In iOS 16, Apple introduced a new Apple Watch Mirroring feature that lets you see and control your Apple Watch screen from your paired iPhone. Apple Watch Mirroring is designed to make the watch experience more accessible for people with physical and motor disabilities, but it can be useful to anyone. Keep reading to learn how to use it.
With Apple Watch Mirroring in iOS 16, Apple utilizes its AirPlay wireless protocol to make Apple Watch more accessible. The addition of the new feature means you can use touch or assistive features like Voice Control, Switch Control, and more on your iPhone to interact with your Apple Watch.
To start using Apple Watch Mirroring, you'll need an Apple Watch Series 6 or later running watchOS 9, along with a paired iPhone running iOS 16. You can check if your iPhone needs updating by going to Settings -> General -> Software Update.
How to Control Apple Watch Mirroring
- On your iPhone, launch the Settings app.
- Scroll down and tap Accessibility.
- Under "Physical and Motor," tap Apple Watch Mirroring.
- Toggle on the switch next to Apple Watch Mirroring.
After you've performed the last step, a graphical representation of your Apple Watch will appear on your iPhone's screen, while a blue outline will appear around the face of your Apple Watch to indicate that mirroring is enabled.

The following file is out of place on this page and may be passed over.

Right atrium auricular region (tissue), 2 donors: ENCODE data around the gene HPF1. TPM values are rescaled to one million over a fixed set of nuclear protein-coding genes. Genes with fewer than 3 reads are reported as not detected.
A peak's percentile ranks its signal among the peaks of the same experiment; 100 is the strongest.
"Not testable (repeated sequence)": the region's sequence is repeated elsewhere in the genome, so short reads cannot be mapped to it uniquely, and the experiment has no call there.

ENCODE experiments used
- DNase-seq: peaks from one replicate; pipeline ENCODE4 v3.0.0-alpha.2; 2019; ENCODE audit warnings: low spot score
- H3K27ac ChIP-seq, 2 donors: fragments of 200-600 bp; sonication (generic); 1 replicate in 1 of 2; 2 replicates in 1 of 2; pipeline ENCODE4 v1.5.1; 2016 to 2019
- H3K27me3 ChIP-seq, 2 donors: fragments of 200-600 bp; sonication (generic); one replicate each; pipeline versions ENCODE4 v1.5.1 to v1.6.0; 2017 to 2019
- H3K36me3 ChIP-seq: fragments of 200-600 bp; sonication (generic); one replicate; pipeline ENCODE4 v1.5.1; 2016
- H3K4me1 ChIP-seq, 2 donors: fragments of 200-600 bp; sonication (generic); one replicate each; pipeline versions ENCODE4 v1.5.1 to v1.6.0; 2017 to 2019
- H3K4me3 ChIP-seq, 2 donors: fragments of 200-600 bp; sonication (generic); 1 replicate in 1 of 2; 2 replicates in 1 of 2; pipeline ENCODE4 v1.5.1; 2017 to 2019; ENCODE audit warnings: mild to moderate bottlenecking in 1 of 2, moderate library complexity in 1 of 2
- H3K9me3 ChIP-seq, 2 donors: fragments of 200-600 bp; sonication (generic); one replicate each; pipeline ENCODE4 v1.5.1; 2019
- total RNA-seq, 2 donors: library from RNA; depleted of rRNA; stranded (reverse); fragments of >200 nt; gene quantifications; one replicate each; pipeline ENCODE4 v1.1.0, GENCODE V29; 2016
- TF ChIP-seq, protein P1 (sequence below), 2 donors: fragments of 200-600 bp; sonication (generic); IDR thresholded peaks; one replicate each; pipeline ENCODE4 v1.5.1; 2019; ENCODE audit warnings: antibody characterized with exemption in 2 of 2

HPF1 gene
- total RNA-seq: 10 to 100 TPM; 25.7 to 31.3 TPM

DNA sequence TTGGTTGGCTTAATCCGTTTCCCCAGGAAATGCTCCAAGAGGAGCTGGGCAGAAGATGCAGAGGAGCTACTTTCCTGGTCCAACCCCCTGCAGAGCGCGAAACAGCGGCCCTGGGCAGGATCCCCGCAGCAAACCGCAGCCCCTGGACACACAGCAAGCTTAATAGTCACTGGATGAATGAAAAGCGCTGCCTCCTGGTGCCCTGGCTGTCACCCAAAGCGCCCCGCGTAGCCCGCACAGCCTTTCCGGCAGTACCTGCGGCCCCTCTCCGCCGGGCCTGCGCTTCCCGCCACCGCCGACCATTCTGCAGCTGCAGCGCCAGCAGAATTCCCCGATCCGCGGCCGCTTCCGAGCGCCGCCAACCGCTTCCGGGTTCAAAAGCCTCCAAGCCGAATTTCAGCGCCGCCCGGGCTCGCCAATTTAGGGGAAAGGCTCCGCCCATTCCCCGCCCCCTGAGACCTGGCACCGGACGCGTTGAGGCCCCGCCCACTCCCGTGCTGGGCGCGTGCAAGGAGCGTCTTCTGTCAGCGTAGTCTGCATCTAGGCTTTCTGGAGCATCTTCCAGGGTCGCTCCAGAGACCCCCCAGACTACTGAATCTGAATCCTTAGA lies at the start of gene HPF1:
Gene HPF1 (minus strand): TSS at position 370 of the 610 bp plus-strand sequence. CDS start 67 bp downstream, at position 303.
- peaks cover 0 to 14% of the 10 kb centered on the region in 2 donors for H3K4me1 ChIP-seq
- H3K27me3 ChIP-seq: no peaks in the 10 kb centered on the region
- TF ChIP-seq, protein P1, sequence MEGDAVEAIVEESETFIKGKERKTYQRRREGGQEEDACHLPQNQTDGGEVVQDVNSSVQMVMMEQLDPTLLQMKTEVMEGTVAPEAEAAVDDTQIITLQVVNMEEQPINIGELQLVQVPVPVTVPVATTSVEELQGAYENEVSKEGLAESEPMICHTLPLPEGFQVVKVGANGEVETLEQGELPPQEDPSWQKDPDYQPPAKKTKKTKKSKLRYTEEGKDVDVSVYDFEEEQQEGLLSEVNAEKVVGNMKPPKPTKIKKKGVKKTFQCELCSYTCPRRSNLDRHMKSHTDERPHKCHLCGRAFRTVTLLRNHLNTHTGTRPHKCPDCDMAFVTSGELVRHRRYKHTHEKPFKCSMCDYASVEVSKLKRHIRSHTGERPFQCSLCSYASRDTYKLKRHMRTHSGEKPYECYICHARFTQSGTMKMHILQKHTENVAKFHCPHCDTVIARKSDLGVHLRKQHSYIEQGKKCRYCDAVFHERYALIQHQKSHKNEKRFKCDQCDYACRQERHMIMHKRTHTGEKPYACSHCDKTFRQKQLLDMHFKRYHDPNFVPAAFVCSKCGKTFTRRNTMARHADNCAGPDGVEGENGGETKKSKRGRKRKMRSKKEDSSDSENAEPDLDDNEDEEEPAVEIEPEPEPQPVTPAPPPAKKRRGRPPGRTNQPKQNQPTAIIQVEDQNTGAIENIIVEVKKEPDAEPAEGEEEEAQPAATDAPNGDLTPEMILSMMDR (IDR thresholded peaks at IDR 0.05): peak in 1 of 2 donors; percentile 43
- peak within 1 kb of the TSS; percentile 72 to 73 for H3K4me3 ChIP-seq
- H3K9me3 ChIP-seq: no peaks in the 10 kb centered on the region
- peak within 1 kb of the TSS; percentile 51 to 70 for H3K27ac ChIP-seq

You'll now be able to control your Apple Watch by tapping and swiping on the watch image that appears on your iPhone. You can even tap the Side button and swipe the Digital Crown to mimic the same physical actions that you would perform on your watch. When you're done using Apple Watch Mirroring, simply tap the X in the top-right corner of the Apple Watch card on your iPhone.
If you want to make Apple Watch Mirroring quicker to access, you can add it to Apple's Accessibility Shortcut menu, which, once set up, can be invoked using a triple click of the Home button or Side button.
Top Rated Comments
Personally, I know of someone who has really bad eyesight but needs to use the Apple Watch (or similar device) for health tracking. This would allow them to adjust things on the watch or possibly even get more functionality out of it since they are wearing it anyway.
I think there is a reason this setting is under Accessibility....just putting yourself in those other people's shoes would probably result in a better understanding on how this feature can help a lot of people who don't have the same world experience as the rest of us.
I personally used this feature with my Series 6 during the beta for mainly configuring apps and screen recording